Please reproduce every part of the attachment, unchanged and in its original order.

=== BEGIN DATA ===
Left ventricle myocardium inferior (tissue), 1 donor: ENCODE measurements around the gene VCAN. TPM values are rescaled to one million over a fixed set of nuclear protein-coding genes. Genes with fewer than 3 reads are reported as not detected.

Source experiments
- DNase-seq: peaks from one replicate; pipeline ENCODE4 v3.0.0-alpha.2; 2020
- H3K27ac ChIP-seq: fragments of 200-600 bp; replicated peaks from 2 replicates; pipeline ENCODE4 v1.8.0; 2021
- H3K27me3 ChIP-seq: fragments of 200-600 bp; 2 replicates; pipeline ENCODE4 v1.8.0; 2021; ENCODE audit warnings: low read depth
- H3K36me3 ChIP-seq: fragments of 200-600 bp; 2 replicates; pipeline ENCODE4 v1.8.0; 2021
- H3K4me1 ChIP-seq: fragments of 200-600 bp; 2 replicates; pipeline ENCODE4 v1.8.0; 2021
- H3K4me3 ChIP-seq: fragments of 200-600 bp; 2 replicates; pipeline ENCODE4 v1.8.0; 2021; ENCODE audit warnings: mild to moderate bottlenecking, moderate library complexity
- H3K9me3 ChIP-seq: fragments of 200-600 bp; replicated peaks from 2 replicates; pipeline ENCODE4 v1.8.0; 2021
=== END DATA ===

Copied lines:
Left ventricle myocardium inferior (tissue), 1 donor: ENCODE measurements around the gene VCAN. TPM values are rescaled to one million over a fixed set of nuclear protein-coding genes. Genes with fewer than 3 reads are reported as not detected.

Source experiments
- DNase-seq: peaks from one replicate; pipeline ENCODE4 v3.0.0-alpha.2; 2020
- H3K27ac ChIP-seq: fragments of 200-600 bp; replicated peaks from 2 replicates; pipeline ENCODE4 v1.8.0; 2021
- H3K27me3 ChIP-seq: fragments of 200-600 bp; 2 replicates; pipeline ENCODE4 v1.8.0; 2021; ENCODE audit warnings: low read depth
- H3K36me3 ChIP-seq: fragments of 200-600 bp; 2 replicates; pipeline ENCODE4 v1.8.0; 2021
- H3K4me1 ChIP-seq: fragments of 200-600 bp; 2 replicates; pipeline ENCODE4 v1.8.0; 2021
- H3K4me3 ChIP-seq: fragments of 200-600 bp; 2 replicates; pipeline ENCODE4 v1.8.0; 2021; ENCODE audit warnings: mild to moderate bottlenecking, moderate library complexity
- H3K9me3 ChIP-seq: fragments of 200-600 bp; replicated peaks from 2 replicates; pipeline ENCODE4 v1.8.0; 2021